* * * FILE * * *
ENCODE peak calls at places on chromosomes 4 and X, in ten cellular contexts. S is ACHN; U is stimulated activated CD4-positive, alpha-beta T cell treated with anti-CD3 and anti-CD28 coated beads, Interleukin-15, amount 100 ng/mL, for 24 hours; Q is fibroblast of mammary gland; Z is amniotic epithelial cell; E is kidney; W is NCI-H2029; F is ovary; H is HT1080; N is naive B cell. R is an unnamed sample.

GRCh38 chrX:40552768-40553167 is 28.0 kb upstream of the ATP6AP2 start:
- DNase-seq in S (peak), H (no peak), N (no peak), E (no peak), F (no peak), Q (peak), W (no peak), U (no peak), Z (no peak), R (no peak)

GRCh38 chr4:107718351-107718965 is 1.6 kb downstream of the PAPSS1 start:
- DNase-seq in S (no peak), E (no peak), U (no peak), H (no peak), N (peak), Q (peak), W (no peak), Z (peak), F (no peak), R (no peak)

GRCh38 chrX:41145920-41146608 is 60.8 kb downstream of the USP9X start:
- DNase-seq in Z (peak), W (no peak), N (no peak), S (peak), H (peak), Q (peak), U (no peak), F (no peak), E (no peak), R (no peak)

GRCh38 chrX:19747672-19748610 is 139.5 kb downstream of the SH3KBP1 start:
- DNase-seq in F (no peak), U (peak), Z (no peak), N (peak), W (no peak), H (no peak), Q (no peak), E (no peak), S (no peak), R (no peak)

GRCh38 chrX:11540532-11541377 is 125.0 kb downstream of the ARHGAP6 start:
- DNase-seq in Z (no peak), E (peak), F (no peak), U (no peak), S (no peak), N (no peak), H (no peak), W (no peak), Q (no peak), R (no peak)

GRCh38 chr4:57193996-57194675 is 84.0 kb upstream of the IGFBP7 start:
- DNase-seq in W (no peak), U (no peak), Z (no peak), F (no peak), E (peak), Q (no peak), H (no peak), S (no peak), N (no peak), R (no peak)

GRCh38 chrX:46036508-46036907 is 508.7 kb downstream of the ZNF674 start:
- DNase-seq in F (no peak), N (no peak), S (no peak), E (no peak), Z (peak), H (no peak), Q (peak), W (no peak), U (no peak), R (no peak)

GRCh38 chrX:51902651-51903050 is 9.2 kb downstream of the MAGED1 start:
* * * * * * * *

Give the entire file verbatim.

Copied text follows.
ENCODE peak calls at places on chromosomes 4 and X, in ten cellular contexts. S is ACHN; U is stimulated activated CD4-positive, alpha-beta T cell treated with anti-CD3 and anti-CD28 coated beads, Interleukin-15, amount 100 ng/mL, for 24 hours; Q is fibroblast of mammary gland; Z is amniotic epithelial cell; E is kidney; W is NCI-H2029; F is ovary; H is HT1080; N is naive B cell. R is an unnamed sample.

GRCh38 chrX:40552768-40553167 is 28.0 kb upstream of the ATP6AP2 start:
- DNase-seq in S (peak), H (no peak), N (no peak), E (no peak), F (no peak), Q (peak), W (no peak), U (no peak), Z (no peak), R (no peak)

GRCh38 chr4:107718351-107718965 is 1.6 kb downstream of the PAPSS1 start:
- DNase-seq in S (no peak), E (no peak), U (no peak), H (no peak), N (peak), Q (peak), W (no peak), Z (peak), F (no peak), R (no peak)

GRCh38 chrX:41145920-41146608 is 60.8 kb downstream of the USP9X start:
- DNase-seq in Z (peak), W (no peak), N (no peak), S (peak), H (peak), Q (peak), U (no peak), F (no peak), E (no peak), R (no peak)

GRCh38 chrX:19747672-19748610 is 139.5 kb downstream of the SH3KBP1 start:
- DNase-seq in F (no peak), U (peak), Z (no peak), N (peak), W (no peak), H (no peak), Q (no peak), E (no peak), S (no peak), R (no peak)

GRCh38 chrX:11540532-11541377 is 125.0 kb downstream of the ARHGAP6 start:
- DNase-seq in Z (no peak), E (peak), F (no peak), U (no peak), S (no peak), N (no peak), H (no peak), W (no peak), Q (no peak), R (no peak)

GRCh38 chr4:57193996-57194675 is 84.0 kb upstream of the IGFBP7 start:
- DNase-seq in W (no peak), U (no peak), Z (no peak), F (no peak), E (peak), Q (no peak), H (no peak), S (no peak), N (no peak), R (no peak)

GRCh38 chrX:46036508-46036907 is 508.7 kb downstream of the ZNF674 start:
- DNase-seq in F (no peak), N (no peak), S (no peak), E (no peak), Z (peak), H (no peak), Q (peak), W (no peak), U (no peak), R (no peak)

GRCh38 chrX:51902651-51903050 is 9.2 kb downstream of the MAGED1 start: